monash_89031.pdf (8.83 MB)
In situ health monitoring of fuel weep holes using ultrasonic guided waves
thesisposted on 2017-02-17, 02:30 authored by Doherty, Cain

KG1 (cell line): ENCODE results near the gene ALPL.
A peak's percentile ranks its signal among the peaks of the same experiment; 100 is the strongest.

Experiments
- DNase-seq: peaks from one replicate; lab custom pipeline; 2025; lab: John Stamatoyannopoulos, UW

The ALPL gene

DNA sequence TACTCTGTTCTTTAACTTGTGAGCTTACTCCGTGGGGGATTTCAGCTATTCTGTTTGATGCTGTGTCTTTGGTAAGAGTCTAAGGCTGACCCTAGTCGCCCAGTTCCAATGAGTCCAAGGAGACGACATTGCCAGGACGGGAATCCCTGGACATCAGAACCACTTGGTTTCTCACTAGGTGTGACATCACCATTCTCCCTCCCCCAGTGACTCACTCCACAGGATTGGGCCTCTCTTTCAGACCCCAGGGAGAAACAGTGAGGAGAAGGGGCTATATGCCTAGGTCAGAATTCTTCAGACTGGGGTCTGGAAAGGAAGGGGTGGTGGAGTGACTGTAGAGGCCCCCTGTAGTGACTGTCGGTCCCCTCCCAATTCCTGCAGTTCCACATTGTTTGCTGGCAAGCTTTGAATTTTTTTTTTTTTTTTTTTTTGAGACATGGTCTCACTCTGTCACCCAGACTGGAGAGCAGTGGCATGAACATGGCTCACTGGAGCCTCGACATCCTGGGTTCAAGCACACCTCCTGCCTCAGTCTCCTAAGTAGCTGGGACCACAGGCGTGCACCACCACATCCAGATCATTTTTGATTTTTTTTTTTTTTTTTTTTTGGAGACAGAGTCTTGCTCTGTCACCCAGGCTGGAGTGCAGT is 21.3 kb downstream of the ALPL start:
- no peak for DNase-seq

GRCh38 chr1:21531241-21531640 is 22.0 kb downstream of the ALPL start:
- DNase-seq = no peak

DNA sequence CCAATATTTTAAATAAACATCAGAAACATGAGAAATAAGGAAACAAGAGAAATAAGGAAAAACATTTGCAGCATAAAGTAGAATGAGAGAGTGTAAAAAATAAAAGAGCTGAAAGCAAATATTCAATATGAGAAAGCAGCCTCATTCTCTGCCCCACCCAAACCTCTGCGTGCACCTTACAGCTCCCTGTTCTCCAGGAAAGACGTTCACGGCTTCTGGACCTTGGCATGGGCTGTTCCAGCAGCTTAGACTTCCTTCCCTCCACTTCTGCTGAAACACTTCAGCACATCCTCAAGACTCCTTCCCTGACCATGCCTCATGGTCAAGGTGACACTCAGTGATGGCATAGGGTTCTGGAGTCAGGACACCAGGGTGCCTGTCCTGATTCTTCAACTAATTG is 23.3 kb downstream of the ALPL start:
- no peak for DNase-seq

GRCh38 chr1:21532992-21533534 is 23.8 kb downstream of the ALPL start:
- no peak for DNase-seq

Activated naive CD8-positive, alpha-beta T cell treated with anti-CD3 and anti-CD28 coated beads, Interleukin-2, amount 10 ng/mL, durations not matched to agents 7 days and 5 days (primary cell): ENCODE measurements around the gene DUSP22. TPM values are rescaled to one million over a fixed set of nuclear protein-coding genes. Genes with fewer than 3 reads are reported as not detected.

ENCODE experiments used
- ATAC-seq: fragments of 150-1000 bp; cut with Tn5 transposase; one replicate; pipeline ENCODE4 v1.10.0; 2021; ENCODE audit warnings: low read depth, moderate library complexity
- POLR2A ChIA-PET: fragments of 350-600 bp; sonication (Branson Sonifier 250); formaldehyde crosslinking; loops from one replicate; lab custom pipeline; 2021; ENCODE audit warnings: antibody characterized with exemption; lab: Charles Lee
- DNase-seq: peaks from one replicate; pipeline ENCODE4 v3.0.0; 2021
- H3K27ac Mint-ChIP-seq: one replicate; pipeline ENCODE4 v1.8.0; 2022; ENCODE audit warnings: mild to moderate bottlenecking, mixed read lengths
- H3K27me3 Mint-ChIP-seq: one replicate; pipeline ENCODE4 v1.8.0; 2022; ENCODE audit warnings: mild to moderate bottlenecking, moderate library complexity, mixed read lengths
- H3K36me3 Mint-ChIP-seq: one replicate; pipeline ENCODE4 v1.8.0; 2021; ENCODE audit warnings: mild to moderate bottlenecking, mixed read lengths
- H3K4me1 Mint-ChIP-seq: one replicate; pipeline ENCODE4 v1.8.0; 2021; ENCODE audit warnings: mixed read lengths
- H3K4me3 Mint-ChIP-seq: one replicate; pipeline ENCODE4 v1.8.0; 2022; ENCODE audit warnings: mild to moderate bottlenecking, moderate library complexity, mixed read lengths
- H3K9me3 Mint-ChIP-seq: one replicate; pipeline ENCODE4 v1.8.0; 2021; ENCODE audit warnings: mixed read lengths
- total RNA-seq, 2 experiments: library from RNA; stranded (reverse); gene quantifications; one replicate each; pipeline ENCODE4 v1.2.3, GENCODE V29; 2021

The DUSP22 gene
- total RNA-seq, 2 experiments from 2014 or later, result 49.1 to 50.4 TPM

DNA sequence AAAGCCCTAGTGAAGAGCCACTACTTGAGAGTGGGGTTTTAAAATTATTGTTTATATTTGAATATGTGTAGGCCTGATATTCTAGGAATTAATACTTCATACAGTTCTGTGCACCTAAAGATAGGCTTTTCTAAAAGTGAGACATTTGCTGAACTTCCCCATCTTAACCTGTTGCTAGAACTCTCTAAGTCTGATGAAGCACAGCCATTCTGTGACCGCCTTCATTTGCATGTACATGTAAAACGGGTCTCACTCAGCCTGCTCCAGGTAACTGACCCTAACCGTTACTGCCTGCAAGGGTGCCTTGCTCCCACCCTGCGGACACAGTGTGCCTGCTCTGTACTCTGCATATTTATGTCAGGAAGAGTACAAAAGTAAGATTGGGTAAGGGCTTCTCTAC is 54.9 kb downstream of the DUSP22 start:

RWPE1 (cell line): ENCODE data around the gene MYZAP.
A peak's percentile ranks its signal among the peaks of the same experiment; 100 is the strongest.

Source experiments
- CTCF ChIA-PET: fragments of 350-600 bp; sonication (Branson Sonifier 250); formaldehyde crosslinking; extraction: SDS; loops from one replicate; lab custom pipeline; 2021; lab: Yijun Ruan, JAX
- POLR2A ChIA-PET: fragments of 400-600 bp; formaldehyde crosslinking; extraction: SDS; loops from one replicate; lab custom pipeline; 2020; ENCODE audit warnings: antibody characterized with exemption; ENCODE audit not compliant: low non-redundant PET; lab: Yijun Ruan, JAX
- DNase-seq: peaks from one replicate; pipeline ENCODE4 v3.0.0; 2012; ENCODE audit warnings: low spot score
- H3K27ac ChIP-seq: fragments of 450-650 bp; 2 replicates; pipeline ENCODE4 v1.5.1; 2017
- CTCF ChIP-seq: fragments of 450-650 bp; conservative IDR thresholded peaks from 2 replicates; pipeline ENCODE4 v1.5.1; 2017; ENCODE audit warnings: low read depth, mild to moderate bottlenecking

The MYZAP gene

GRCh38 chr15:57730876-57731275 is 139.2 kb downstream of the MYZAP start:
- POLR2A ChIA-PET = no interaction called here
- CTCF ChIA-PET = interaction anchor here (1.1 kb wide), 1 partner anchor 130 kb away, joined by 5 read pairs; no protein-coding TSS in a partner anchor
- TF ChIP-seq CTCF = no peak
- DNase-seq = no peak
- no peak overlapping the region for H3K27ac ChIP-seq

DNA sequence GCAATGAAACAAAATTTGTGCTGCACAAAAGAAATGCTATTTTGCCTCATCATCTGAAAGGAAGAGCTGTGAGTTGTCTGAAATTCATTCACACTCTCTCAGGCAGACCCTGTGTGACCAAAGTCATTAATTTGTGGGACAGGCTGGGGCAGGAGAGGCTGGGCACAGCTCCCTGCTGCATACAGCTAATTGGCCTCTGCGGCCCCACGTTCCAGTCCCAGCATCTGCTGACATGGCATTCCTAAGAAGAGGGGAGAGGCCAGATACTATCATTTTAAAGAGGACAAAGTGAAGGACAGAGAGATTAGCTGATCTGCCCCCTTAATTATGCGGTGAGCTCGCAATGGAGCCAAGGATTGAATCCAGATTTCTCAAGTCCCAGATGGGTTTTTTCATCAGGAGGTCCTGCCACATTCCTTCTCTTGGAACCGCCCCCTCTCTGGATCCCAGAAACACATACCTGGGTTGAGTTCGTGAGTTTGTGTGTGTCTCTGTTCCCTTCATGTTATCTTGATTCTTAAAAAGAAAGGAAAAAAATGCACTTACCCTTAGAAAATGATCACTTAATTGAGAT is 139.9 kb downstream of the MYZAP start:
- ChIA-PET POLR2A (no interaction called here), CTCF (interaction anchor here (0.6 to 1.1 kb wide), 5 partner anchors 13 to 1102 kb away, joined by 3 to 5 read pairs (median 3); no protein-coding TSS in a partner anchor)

This thesis presents an investigation into the scattering of the fundamental Lamb, shear horizontal and edge-guided Rayleigh-type wave modes from sub-surface and hard-to-inspect damage on cavities representative of fuel weep holes in integral stiffeners. Detection, localisation and characterisation of scattered elastic guided wave fields can assist with improving the reliability and probability of detection of health monitoring systems through informed placement of actuators and sensors. The combination of the experimental-computational-analytical approach gives rise to new insights and guidance for the quantification of defects located in hard-to-inspect regions with actuators and sensors placed in easily accessible locations. Three-dimensional laser vibrometry is used to confirm that ultrasonic guided plate waves, generated by permanently bonded low-profile surface-mounted piezoceramic disc transducers, are able to form edge-guided Rayleigh-type waves on the free surface of open cavities. The behaviour of the propagating ultrasonic guided waves around cavities and their interaction with simulated fatigue damage emanating from the cavities is visualised. In situ non-destructive evaluation of the airframe stiffener is shown to be viable using symmetric guided waves given that the strength of the characteristic scattered spiralling guided wave field maintains its form and grows in amplitude as the damage length in increased. In contrast to the high frequency bulk-wave wedge transducer methodology traditionally used for weep hole inspection, the length-scales of the in situ technique are such that the wavelength of the incident guided waves are comparable with the hole diameter, and larger than the defect length. The monitoring of upward growing hidden damage from circular weep holes in integral stiffeners using symmetric guided waves is unique in that the received energy, that is the measured surface velocity on the accessible surface, monotonically increases with respect to increasing damage length. A series of computational studies with a three-dimensional finite element model is conducted to understand how and why scattered plate waves from the defect can be detected on the accessible surface. The ability to accurately model acousto-ultrasonic elastic wave dynamics is crucial for future developments in this research field. The computational results are compared with the experimental laser vibrometry data for model validation. It is concluded that the boundary conditions for wave scattering from the hidden notch are a complex combination of the incident wave field and the dispersive edge-guided Rayleigh-type wave that is formed on the free surface of the cavity.